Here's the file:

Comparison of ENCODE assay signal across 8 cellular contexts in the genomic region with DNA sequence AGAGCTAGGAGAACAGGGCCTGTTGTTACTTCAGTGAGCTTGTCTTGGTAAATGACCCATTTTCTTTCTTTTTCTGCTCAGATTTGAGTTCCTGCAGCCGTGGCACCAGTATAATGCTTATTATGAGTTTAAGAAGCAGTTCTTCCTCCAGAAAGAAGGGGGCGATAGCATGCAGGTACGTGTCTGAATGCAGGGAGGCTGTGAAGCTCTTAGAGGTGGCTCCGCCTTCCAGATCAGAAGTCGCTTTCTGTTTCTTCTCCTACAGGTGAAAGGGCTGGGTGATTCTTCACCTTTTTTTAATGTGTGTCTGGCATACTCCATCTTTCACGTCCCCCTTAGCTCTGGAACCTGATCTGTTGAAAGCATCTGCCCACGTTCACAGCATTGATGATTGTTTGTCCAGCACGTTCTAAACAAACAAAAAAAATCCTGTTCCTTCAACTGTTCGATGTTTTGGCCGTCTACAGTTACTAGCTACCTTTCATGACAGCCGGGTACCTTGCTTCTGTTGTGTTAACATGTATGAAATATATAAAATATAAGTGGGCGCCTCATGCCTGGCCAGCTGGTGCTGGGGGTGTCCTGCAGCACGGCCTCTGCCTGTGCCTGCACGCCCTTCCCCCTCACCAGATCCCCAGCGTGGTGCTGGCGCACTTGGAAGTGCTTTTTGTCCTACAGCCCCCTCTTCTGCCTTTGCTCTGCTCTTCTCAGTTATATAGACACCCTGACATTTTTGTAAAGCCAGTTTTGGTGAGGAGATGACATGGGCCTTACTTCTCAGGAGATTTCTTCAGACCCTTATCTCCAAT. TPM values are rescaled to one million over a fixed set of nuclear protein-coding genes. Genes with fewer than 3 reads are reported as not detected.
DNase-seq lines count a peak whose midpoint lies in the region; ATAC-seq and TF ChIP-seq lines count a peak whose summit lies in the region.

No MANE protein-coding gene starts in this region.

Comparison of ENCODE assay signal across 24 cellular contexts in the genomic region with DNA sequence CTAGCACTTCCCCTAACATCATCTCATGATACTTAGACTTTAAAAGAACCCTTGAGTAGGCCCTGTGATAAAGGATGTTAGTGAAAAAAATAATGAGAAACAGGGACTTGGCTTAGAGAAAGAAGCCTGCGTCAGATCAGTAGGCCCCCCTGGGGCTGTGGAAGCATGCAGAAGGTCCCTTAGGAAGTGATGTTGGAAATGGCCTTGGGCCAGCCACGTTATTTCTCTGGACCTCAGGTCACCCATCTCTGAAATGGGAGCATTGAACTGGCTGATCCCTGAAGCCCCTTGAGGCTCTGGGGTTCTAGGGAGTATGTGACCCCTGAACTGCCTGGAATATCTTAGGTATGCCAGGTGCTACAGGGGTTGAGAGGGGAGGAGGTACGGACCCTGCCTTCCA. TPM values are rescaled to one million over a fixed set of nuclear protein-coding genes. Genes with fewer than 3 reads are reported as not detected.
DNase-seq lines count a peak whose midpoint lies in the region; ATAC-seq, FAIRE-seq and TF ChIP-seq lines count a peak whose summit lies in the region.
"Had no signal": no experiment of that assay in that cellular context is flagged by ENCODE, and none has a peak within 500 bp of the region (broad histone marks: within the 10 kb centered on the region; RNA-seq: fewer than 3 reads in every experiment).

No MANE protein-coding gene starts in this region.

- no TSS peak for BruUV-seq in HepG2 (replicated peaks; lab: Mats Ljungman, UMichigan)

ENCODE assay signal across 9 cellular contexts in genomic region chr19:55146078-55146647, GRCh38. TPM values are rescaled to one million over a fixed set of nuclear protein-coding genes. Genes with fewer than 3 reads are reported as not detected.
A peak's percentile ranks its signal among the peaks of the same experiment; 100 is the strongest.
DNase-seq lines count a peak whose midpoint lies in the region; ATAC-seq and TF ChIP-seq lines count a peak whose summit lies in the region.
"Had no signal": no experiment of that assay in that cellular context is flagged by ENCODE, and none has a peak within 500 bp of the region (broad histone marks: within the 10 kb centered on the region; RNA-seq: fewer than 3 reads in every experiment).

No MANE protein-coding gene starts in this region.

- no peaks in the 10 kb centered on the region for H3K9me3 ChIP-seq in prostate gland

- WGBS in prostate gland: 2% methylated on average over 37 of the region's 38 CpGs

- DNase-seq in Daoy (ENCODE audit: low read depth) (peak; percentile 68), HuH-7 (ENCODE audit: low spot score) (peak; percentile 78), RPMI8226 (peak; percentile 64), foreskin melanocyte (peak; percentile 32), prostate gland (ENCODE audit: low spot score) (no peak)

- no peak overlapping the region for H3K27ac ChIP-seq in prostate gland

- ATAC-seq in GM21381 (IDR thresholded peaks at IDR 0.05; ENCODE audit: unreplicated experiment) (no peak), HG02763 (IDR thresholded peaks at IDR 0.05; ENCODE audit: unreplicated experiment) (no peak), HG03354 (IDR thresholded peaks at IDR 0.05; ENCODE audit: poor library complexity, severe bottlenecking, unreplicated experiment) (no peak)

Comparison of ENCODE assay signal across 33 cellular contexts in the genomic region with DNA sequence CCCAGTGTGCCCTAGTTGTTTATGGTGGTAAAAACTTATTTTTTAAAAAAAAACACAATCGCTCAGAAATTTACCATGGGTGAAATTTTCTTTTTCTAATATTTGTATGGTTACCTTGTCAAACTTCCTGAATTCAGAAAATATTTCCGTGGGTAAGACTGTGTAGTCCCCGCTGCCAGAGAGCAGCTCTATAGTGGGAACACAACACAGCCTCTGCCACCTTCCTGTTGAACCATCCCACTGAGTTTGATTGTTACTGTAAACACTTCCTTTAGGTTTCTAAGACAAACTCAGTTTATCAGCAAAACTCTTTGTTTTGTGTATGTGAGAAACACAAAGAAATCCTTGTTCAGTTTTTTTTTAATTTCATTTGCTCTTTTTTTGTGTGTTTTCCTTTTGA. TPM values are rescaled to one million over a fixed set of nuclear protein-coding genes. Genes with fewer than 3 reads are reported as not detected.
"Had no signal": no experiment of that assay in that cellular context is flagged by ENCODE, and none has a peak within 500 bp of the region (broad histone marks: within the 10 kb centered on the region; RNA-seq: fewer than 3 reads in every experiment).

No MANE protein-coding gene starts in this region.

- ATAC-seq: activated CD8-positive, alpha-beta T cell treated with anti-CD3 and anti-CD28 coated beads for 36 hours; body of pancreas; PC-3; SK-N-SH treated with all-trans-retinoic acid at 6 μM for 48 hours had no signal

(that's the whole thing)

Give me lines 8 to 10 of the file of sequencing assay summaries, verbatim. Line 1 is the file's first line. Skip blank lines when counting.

- no TSS peak for BruUV-seq in HepG2 (replicated peaks; lab: Mats Ljungman, UMichigan)

ENCODE assay signal across 9 cellular contexts in genomic region chr19:55146078-55146647, GRCh38. TPM values are rescaled to one million over a fixed set of nuclear protein-coding genes. Genes with fewer than 3 reads are reported as not detected.
A peak's percentile ranks its signal among the peaks of the same experiment; 100 is the strongest.